“This spring, I started an internship with the Scott County Health Department to assist them in the process of conducting the community health assessment using the MAPP framework. MAPP stands for Mobilizing for Action through Planning and Partnerships and consists of six different phases. Phase one (organizing) started in the fall of 2017 where a “Core” team of representatives from the health department, local hospitals, and other health organizations were assembled. I joined the process in late March by attending Core team meetings every two weeks. Visioning is the next stage where the Core team along with a stakeholder committee of about 25 people discussed what the vision statement should be for this health assessment. At the first stakeholder meeting on May 11th three options for a vision statement were discussed and revised (photos). The Core team plans on reviewing these statements for additional revisions and then sending options back out to stakeholders to decide on a final version. The main portion of this process is conducting the assessments, which is phase three. There are four assessments in the MAPP framework: Community Health Status, Community Themes and Strengths, Forces of Change, and the Local Public Health System. The Community Health Status assessment is being done by a professional research consulting company so this group is responsible for conducting the other three qualitative assessments. At our stakeholder meeting on May 11th stakeholders were divided evenly into the three subcommittees to work on a specific assessment. I will mainly be assisting with the Community Themes and Strengths assessment and our subcommittee plans on preparing a survey as well as conducting focus groups to collect our information. My role so far has been to provide information on the MAPP process, take meeting minutes, and collaborate with my team members on preparing materials for the assessments. All of the assessments will be completed in the months of June and July so that presentation of the results can be done at a stakeholder meeting in late August. Following that, results will be shared with the public in late September.”  – Ellen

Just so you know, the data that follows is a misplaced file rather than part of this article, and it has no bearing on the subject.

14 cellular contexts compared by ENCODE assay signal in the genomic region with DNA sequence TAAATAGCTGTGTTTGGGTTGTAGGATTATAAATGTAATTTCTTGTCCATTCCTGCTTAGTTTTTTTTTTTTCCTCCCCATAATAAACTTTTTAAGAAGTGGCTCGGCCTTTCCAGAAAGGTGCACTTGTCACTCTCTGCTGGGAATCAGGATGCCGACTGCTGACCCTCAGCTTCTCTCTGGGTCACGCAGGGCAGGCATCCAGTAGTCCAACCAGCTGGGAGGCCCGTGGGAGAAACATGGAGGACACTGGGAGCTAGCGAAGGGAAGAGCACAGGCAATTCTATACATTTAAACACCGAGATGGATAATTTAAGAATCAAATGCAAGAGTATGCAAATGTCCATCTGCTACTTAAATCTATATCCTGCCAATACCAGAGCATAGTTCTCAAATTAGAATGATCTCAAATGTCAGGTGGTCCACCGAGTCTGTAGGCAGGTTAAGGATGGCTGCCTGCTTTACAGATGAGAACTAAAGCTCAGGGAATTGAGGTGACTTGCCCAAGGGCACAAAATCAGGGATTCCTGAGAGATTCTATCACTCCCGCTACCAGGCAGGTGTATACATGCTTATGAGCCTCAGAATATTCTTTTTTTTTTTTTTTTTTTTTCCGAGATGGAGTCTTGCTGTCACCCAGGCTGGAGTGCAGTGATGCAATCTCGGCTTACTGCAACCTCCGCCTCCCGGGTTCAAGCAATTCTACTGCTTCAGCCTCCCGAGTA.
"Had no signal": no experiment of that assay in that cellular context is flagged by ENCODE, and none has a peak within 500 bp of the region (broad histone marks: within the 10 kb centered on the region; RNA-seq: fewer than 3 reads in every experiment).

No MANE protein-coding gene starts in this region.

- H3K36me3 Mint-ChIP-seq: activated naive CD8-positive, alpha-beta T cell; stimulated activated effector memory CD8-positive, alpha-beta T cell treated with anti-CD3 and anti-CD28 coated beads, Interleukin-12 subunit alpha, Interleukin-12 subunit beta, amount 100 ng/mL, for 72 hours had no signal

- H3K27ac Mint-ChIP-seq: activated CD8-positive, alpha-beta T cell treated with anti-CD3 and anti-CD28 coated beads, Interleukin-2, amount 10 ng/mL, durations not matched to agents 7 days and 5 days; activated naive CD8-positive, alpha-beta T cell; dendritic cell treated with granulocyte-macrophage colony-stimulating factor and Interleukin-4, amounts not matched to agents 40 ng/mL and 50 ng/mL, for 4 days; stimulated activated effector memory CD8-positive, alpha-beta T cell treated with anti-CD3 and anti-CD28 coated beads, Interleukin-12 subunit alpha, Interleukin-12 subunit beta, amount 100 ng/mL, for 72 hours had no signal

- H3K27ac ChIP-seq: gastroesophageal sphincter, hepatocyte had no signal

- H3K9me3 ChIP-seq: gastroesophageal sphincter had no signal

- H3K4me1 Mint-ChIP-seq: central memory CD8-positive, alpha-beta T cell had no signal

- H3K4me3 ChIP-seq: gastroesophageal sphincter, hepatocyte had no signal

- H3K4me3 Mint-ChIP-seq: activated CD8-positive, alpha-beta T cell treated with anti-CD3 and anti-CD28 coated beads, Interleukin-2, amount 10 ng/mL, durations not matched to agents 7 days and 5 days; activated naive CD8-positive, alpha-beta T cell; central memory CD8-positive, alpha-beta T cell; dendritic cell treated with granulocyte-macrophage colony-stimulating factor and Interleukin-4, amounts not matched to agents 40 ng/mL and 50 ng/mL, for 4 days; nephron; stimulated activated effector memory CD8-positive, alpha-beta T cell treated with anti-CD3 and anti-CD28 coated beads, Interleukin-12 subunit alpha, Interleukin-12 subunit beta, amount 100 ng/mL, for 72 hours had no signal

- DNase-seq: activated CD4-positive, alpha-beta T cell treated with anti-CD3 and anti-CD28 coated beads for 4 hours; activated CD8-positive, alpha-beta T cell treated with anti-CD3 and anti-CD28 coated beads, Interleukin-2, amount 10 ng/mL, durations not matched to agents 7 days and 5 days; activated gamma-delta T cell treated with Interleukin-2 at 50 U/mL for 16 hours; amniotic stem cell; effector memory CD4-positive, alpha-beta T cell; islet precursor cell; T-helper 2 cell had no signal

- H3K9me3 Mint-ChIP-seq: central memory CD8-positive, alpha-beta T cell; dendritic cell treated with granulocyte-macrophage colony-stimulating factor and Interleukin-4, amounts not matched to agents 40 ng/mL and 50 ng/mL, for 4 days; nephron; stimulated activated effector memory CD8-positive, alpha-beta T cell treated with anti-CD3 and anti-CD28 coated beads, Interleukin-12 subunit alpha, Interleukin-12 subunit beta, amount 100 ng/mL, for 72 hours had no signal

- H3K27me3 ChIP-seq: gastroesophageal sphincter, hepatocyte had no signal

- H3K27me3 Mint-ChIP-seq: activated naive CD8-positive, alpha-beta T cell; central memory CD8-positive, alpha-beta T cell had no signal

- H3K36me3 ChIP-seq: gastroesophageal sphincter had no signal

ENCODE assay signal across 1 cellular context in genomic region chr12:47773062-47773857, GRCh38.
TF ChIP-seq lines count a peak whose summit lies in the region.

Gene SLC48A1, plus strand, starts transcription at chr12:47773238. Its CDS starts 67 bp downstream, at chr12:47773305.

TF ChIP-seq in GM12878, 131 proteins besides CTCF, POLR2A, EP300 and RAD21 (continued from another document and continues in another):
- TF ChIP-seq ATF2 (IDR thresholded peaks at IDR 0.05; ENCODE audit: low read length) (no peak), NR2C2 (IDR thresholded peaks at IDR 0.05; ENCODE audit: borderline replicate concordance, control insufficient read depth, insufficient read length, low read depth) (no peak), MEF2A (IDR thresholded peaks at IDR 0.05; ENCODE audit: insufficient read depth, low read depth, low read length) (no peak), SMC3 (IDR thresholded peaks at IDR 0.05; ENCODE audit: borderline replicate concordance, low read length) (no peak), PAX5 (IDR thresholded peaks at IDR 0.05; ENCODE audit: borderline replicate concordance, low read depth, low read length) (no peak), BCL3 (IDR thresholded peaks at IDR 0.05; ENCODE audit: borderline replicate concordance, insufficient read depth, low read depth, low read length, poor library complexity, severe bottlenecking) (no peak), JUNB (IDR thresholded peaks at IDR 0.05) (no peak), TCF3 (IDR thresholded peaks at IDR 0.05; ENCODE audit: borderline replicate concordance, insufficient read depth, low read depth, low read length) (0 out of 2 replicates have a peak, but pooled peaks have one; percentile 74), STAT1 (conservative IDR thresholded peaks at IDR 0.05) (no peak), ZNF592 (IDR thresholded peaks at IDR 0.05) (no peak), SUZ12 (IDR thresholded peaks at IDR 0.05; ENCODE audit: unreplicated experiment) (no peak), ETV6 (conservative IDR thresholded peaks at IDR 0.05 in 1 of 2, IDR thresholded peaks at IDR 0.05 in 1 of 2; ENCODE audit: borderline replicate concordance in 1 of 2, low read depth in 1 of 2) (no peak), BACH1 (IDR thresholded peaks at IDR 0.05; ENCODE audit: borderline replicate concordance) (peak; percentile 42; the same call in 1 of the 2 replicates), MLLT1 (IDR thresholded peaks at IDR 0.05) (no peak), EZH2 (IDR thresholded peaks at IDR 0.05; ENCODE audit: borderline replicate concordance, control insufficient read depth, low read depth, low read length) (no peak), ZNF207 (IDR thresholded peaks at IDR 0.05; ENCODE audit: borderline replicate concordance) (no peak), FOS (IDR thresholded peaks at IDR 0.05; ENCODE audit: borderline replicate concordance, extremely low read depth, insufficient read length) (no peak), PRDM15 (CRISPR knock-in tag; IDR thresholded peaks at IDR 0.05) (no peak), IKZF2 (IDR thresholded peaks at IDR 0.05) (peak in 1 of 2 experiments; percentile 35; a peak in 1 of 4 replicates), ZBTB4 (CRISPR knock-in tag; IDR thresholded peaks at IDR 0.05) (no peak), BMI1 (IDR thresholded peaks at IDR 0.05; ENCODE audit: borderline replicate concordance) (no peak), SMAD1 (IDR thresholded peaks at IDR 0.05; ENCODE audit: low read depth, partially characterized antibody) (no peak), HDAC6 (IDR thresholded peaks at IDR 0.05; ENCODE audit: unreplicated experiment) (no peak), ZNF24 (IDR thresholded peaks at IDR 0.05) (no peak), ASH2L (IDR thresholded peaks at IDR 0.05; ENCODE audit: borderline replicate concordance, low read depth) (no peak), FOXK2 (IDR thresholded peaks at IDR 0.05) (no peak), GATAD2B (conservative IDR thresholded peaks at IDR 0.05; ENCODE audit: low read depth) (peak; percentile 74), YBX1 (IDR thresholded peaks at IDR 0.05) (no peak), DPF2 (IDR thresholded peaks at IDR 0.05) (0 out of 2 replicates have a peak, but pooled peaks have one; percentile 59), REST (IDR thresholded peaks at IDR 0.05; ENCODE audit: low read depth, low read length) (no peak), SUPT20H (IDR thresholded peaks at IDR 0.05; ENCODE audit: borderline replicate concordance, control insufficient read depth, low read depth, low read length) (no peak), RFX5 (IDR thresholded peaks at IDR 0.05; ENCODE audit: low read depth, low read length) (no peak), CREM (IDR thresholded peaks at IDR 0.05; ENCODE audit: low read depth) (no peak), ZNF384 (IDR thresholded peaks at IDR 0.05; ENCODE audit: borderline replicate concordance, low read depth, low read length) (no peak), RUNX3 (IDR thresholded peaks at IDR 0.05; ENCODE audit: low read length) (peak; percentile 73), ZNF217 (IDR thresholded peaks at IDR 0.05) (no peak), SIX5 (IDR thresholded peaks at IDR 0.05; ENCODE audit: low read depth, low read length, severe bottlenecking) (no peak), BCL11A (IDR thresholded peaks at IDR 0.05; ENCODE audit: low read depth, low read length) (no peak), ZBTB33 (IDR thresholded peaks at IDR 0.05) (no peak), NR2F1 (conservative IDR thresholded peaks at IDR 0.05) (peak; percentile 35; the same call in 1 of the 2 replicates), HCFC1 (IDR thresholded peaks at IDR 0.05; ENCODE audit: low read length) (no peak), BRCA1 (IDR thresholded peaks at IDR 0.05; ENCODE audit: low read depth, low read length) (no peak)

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Shelby Webb – SHE Project

This spring, I have the privilege of working with the SHE (Sexual Health Empowerment) Project at the University of Kansas Medical Center. I completed a more traditional internship with them last fall and I am now continuing my relationship with them as I complete my capstone for my Master of Public Health. The SHE Project began as a sexual health intervention for incarcerated women in the Kansas City metro area jails. These women are followed up with over three years after the original intervention to assess the long-term affects. The aim of SHE is to empower these women and increase their health literacy to bring about more routine cervical cancer screenings (Pap smears).

My task with SHE is to find a measure of data validation for a sample of the intervention cohort. For women that have self-reported a Pap smear on one of their annual surveys, I have been obtaining their permission to view their medical records, collecting those medical records, and combing them to validate their self-reported Pap smear.

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Figure 1: A stack of medical records faxed to me. There’s got to be a Pap smear in there somewhere

For those that self-reported a Pap smear but then didn’t have a validated Pap in their medical records, I am trying to determine what makes them incorrectly report a Pap. To that end, I’ve been conducting interviews with a sample of these women. In these interviews, I’ve been asking in depth questions about their last Pap smear: What tools did the provider use? What did the provider say they were looking for? Where was it? What were the results? Based on these interviews, I make a determination about whether or not these women are actually describing Pap smears. I combine this data with a measure of health literacy we take on their surveys: a composite score of 15 true/false questions we call the Pap knowledge.

Combining the Pap knowledge score and the interview score should tell us more about the difference between those who accurately self-report a Pap smear and those who do not. I’m learning a lot about gathering qualitative data and my interviewing skills have gotten better. I’ve also learned a significant amount about data management. There have been too many times that I’ve thought If I had just thought a little ahead, I wouldn’t have had to reorganize this data. Mistakes are life’s best lessons though, right?